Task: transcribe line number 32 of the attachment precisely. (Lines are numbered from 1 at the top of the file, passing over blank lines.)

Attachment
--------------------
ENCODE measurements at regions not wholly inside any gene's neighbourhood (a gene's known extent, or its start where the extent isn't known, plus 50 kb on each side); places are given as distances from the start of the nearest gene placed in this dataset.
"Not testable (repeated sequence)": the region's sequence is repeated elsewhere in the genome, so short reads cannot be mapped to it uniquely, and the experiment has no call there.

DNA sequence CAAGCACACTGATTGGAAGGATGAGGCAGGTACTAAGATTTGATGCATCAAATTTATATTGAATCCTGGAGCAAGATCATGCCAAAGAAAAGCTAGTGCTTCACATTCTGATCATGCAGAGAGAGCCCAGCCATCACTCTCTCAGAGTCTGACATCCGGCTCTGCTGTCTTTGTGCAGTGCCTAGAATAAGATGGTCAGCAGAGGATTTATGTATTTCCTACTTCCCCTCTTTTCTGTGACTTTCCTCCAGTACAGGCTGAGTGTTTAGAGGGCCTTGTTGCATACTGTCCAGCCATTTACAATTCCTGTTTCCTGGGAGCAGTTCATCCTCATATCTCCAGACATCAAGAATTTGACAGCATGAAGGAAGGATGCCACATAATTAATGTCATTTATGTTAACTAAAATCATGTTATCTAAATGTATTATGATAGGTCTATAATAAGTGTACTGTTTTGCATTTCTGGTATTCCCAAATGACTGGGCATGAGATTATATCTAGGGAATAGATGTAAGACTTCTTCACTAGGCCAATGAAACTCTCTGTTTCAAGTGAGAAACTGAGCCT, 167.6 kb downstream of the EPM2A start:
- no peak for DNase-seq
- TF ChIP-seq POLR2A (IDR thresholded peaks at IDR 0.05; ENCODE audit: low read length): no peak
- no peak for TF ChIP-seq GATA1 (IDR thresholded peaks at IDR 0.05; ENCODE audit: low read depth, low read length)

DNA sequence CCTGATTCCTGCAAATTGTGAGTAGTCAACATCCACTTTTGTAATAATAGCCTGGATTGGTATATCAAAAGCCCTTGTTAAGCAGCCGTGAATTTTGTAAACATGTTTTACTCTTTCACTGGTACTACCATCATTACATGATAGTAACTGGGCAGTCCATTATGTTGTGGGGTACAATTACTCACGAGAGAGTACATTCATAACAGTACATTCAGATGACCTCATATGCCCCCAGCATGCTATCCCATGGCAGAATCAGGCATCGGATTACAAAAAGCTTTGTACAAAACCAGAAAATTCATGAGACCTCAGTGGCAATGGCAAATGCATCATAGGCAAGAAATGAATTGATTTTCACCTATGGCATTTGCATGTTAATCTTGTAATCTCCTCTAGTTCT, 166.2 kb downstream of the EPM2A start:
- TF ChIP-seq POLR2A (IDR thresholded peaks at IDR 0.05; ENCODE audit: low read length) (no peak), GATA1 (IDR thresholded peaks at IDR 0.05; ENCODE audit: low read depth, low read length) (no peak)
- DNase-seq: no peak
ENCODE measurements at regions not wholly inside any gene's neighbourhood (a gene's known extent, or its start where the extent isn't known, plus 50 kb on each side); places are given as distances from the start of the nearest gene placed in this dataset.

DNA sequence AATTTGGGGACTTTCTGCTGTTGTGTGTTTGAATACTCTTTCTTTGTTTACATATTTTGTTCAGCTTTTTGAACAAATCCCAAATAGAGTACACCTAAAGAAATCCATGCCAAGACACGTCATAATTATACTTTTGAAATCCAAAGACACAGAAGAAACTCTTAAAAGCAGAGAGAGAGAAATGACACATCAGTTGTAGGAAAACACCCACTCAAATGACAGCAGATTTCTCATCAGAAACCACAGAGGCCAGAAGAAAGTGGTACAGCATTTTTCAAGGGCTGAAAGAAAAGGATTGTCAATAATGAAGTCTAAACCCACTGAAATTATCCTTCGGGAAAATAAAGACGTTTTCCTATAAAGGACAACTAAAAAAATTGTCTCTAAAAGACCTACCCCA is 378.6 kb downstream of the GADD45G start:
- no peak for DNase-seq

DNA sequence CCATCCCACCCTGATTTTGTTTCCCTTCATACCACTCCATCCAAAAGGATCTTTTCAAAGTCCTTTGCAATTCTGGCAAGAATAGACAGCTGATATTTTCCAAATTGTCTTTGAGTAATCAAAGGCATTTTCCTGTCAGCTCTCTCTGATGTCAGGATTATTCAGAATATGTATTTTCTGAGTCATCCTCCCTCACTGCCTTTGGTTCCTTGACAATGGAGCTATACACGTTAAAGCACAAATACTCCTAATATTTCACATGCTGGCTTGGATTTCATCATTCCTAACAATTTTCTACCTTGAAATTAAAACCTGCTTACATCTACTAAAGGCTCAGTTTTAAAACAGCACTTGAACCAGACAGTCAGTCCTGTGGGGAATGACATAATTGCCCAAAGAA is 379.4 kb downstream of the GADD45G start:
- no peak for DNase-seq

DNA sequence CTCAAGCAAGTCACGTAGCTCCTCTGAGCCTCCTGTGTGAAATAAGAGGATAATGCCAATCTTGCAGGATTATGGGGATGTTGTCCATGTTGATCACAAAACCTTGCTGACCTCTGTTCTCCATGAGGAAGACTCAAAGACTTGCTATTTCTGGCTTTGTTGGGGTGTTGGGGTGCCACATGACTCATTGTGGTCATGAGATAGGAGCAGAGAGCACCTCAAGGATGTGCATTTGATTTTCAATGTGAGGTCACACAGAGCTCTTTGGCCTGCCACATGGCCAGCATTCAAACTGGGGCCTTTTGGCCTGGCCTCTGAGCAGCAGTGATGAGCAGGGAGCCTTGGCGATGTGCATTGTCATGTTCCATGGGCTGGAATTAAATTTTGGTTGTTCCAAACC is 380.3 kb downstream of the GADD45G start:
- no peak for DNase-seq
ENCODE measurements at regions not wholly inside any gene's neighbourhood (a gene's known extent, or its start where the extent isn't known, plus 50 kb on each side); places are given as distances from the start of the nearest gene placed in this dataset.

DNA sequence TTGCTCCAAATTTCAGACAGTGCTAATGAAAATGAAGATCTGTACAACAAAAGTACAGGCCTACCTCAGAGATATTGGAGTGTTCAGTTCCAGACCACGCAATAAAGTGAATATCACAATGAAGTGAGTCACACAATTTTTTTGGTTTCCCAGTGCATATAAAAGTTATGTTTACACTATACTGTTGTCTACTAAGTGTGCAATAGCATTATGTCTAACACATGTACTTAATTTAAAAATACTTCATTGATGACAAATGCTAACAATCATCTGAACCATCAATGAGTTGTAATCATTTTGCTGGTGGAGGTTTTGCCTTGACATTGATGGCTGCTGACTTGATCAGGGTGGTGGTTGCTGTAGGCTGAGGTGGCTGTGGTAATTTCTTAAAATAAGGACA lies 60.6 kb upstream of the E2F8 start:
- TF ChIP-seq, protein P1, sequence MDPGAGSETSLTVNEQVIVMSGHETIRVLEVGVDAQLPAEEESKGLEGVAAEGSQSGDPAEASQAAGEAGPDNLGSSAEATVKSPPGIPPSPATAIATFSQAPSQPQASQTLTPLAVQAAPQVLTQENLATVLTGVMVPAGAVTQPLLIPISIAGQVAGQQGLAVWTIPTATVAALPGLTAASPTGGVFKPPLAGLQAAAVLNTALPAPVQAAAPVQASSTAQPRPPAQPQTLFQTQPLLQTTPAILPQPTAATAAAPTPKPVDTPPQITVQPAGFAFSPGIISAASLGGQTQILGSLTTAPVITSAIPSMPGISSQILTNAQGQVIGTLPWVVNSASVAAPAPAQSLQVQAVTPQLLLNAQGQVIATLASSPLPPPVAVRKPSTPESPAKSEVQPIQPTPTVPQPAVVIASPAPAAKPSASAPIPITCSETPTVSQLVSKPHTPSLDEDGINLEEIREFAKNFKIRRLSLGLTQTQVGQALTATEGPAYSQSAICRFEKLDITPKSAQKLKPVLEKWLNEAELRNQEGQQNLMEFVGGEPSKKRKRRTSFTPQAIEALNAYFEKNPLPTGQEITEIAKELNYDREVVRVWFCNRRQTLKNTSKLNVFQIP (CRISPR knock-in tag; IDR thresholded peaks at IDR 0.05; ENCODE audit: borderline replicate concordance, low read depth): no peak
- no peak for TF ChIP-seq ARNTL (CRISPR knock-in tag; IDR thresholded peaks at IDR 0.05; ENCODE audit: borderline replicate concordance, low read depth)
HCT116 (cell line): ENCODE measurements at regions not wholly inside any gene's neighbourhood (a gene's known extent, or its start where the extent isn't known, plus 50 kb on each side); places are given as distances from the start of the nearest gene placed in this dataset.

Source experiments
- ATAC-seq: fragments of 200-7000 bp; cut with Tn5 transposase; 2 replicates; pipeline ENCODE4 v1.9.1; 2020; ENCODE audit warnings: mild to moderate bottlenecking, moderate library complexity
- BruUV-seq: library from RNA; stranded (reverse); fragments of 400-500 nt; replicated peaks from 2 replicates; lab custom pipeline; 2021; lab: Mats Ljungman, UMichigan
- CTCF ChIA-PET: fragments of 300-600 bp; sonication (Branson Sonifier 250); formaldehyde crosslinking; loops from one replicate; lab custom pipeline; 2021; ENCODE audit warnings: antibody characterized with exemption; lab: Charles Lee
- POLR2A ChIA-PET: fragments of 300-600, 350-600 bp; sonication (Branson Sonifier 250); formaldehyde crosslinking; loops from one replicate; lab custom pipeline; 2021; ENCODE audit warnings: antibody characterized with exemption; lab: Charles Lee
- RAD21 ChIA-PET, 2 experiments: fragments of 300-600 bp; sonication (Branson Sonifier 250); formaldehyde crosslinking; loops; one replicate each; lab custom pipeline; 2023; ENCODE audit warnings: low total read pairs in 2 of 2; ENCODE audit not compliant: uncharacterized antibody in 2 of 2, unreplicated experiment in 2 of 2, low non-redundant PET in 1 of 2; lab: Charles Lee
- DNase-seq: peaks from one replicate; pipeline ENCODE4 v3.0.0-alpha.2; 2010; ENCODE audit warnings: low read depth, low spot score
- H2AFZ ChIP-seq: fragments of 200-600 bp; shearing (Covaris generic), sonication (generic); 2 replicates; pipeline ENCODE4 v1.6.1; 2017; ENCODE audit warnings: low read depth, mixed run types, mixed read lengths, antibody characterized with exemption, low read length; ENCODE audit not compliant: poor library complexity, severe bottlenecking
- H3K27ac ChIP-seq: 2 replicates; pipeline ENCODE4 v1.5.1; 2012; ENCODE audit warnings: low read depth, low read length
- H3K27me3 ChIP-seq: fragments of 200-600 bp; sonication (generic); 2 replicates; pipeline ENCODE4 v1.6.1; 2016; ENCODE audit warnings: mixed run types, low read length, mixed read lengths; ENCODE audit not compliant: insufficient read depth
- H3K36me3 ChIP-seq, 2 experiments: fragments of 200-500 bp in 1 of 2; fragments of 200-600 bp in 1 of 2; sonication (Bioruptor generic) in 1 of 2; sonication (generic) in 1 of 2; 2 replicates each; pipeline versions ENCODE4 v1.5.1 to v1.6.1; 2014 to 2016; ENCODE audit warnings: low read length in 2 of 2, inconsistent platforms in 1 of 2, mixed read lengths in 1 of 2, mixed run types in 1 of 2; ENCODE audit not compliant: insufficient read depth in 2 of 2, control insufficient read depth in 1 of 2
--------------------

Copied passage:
- H3K36me3 ChIP-seq, 2 experiments: fragments of 200-500 bp in 1 of 2; fragments of 200-600 bp in 1 of 2; sonication (Bioruptor generic) in 1 of 2; sonication (generic) in 1 of 2; 2 replicates each; pipeline versions ENCODE4 v1.5.1 to v1.6.1; 2014 to 2016; ENCODE audit warnings: low read length in 2 of 2, inconsistent platforms in 1 of 2, mixed read lengths in 1 of 2, mixed run types in 1 of 2; ENCODE audit not compliant: insufficient read depth in 2 of 2, control insufficient read depth in 1 of 2